Perfection in art. Wow, that’s for sure going to be an interesting conversation.
Except that is not what’s going to be happening here. What I’d like to do is tell you how learning to paint — first with watercolors, then with alcohol inks, and now with acrylic pouring — has been a massive experiment for me in letting go of my innate desire for perfection.
Truth is, it’s been a massive experiment in letting go, period.
What attracted me to watercolor in the first place, other than the beauty of transparency in pigments, was the ability to create something soft and impressionistic. Not having to paint dozens of little life-like leaves on a bamboo stalk, but being able to be much less detailed and more fluid. Water and pigment, oh my.
I didn’t paint much of anything that was abstract in watercolor, and I’m not sure how well the medium lends itself to abstract. I really didn’t go looking for it, as I was thrilled with simply being able to create something that looked vaguely like a stormy sky. Because I was painting landscapes, flowers, etc., I was inevitably plagued with the desire for things to look “right.” In the perfection trap, things have to look right, you know?
In retrospect, the primary attraction to alcohol inks when I came upon them was that most everything I was seeing was abstract. Highly saturated pigments, plenty of ways to manipulate it, and nowhere near the amount of control one has with watercolors and a brush. It lends itself really well to abstract, and it didn’t take me long to see how much more freedom I felt playing with inks. There were goals, yes, but very little right to go chasing after.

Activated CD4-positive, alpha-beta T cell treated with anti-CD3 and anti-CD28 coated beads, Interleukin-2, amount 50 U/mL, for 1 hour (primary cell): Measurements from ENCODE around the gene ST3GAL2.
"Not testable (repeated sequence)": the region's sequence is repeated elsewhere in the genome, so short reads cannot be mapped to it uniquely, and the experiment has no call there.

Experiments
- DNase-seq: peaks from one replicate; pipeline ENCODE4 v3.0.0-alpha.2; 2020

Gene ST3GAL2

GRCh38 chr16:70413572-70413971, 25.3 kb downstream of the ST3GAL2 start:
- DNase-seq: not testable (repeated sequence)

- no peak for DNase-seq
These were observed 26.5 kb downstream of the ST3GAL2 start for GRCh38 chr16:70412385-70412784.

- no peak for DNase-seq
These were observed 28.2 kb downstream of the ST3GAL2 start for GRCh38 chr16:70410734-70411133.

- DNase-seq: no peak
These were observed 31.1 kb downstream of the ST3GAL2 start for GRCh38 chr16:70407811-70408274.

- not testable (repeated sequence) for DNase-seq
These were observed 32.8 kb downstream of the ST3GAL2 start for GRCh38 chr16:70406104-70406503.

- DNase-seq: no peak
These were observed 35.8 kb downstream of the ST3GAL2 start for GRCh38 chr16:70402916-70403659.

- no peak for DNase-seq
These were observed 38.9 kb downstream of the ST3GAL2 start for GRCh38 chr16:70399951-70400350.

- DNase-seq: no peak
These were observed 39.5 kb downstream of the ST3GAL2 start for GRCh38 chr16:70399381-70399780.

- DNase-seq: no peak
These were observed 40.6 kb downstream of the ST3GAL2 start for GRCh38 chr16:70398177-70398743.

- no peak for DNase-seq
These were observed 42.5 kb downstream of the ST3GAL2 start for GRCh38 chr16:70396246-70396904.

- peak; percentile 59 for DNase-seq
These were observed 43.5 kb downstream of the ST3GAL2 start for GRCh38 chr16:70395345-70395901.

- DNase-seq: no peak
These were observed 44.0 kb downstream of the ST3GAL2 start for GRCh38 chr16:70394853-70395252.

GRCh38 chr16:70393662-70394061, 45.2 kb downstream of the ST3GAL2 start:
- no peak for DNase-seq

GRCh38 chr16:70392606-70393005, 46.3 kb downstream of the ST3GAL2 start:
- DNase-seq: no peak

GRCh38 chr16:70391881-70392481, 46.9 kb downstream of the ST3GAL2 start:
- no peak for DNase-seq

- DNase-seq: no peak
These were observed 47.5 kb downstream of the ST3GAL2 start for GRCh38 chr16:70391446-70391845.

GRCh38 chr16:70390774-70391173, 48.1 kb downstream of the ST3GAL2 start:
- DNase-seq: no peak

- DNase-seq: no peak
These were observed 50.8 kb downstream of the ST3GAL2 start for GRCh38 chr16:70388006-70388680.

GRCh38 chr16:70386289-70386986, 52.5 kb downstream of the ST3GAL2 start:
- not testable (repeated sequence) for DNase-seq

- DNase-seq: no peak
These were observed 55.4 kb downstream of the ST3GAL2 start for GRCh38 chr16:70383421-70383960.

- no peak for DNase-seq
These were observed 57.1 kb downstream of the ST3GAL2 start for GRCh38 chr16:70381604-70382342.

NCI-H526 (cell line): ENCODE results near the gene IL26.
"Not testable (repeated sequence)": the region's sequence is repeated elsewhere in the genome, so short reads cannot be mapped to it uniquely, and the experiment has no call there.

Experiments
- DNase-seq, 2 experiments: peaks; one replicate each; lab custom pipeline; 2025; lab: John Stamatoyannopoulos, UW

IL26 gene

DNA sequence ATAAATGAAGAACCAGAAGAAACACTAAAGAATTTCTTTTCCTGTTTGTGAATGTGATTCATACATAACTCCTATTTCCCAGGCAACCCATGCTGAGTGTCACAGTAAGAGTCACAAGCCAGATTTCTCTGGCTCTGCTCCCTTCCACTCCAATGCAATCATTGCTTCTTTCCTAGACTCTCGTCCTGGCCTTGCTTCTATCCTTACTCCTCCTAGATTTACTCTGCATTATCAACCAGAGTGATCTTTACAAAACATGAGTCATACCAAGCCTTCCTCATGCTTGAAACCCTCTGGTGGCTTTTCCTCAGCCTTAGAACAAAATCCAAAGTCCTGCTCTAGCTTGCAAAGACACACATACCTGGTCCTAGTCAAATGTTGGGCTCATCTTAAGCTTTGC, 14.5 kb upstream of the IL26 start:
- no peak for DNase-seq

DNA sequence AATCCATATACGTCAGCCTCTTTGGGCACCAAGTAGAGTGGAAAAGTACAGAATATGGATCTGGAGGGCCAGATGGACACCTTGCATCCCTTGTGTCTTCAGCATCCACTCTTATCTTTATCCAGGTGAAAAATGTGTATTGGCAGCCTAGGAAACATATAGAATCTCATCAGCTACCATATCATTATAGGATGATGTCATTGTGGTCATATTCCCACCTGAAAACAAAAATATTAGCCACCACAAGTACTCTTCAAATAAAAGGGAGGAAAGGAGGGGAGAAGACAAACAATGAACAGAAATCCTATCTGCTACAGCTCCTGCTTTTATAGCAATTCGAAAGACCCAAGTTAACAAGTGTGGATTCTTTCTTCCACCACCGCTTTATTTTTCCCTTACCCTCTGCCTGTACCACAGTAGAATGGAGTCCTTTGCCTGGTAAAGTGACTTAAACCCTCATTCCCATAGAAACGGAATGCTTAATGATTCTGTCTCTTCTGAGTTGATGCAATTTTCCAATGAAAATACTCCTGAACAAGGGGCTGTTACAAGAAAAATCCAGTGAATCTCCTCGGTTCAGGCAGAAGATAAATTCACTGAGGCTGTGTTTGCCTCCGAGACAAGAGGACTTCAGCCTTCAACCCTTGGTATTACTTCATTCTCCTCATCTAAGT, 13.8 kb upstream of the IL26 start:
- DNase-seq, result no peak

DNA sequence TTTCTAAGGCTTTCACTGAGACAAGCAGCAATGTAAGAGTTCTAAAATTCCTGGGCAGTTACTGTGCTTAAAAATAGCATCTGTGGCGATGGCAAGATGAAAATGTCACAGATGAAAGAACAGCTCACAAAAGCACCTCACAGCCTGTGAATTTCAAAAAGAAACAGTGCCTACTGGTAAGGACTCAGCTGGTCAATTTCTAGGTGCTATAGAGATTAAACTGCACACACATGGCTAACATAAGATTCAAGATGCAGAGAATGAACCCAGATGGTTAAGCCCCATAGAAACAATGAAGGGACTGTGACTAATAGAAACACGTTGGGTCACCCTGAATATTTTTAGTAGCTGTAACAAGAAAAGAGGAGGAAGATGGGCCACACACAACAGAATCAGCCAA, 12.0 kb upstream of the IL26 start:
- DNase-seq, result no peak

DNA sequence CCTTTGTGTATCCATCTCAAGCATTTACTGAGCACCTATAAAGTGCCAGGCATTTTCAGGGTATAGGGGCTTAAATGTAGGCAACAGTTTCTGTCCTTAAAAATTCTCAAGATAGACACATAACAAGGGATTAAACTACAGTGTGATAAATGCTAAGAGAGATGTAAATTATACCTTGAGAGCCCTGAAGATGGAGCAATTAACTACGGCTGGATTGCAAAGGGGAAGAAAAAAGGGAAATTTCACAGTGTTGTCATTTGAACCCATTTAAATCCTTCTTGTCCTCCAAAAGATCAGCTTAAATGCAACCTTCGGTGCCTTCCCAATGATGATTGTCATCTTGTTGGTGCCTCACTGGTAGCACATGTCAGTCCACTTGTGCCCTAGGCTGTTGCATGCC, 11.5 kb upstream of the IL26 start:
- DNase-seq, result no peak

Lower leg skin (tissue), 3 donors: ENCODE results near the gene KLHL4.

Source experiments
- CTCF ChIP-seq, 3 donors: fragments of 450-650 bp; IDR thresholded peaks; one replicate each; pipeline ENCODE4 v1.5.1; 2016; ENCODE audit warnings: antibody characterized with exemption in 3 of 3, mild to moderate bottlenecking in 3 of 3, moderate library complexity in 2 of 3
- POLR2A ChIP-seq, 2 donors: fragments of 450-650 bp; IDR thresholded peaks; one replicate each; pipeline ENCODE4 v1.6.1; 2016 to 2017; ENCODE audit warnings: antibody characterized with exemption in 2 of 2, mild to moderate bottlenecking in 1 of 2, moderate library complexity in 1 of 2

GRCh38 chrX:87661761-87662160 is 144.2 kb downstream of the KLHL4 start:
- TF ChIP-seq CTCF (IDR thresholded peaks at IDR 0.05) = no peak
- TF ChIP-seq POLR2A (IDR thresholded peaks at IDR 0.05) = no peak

I had unexpectedly found a sweet spot in abstract painting which for me would be about letting go of the idea of perfection, and letting go of the idea of control. Illusions, both! I’ve known this on an intellectual level for a while, but painting abstract has plopped me down in the middle of the experience itself.
And then, stuff happens when painting. There’s accidents — fingers slip while holding a canvas, paint drips where it shouldn’t, and cat fur is a story unto itself. Some mishaps mean the ruin of a painting, and sometimes they just add to the character of it.
Painting on albums is fun, but the grooves make it hard to get rid of the air bubbles that are part and parcel of paint pouring. I’ve tried to get rid of all of them in many ways, and that was one more lesson in the journey. That lesson is don’t fiddle! If you like it, leave it alone. Is that a blemish or is it texture? Yes, more texture, please.
Having a small home studio, space is limited — table space for painting, storage space for paint and supplies, semi-protected areas where I can dry canvases and tiles — and all of this is before we talk about where to store all the finished paintings. It’s just another aspect where one has to let go of the idea of having things perfect. (Or tidy, for that matter).
As I’ve mentioned before, I had no idea when I got interested in learning how to paint what a layered journey it would end up being. I just wanted to play with color and see what happened. Now, here I am looking at how a speck of dust in wet paint can break my heart, and what that’s really all about. Yes, lots of interesting stuff here, with more being revealed every day. Huh!
The thing that is really hard, and really amazing, is giving up on being perfect and beginning the work of becoming yourself.Anna Quindlen